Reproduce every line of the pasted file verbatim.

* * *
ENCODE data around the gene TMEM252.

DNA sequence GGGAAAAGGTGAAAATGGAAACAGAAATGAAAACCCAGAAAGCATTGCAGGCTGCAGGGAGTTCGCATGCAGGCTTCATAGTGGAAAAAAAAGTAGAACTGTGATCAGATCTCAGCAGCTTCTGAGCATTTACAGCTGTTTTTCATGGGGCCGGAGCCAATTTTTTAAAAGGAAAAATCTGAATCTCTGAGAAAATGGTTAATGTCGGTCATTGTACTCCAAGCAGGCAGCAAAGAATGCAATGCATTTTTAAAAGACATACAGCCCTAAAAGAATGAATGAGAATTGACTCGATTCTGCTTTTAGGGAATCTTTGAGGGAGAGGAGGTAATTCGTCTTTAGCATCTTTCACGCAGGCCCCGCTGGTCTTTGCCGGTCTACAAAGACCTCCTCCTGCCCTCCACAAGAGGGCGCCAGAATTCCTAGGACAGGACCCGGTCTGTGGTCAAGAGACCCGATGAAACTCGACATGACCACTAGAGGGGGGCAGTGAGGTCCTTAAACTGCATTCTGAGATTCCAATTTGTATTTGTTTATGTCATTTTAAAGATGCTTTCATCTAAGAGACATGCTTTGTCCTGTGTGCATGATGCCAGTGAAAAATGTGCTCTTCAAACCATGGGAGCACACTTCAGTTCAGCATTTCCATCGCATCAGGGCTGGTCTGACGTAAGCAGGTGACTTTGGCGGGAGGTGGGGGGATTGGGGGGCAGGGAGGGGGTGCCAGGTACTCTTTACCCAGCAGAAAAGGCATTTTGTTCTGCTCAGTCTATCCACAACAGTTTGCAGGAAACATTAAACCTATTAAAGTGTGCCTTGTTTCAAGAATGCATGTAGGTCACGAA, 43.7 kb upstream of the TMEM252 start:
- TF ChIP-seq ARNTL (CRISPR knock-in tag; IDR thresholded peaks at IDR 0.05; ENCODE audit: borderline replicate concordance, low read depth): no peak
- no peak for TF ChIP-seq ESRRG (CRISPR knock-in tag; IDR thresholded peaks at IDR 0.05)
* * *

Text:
ENCODE data around the gene TMEM252.

DNA sequence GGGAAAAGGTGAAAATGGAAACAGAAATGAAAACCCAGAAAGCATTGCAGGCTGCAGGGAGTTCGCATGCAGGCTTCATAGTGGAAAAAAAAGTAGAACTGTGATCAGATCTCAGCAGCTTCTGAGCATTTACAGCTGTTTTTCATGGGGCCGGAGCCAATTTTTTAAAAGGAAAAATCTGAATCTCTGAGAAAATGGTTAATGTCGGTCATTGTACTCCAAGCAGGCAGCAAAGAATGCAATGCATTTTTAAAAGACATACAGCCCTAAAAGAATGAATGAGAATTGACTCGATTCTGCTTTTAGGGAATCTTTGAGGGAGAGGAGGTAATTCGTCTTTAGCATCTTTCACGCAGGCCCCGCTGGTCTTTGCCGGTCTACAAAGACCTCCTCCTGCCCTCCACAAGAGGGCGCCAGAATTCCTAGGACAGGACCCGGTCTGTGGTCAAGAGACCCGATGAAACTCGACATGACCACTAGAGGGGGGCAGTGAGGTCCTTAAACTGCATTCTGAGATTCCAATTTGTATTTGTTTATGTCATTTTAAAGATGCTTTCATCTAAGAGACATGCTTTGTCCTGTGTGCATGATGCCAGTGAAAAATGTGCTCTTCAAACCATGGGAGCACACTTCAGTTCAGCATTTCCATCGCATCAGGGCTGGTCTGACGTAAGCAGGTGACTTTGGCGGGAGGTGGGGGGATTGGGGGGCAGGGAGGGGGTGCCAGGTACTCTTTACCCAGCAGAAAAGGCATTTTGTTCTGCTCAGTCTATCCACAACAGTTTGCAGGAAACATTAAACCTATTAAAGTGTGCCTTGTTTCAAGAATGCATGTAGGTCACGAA, 43.7 kb upstream of the TMEM252 start:
- TF ChIP-seq ARNTL (CRISPR knock-in tag; IDR thresholded peaks at IDR 0.05; ENCODE audit: borderline replicate concordance, low read depth): no peak
- no peak for TF ChIP-seq ESRRG (CRISPR knock-in tag; IDR thresholded peaks at IDR 0.05)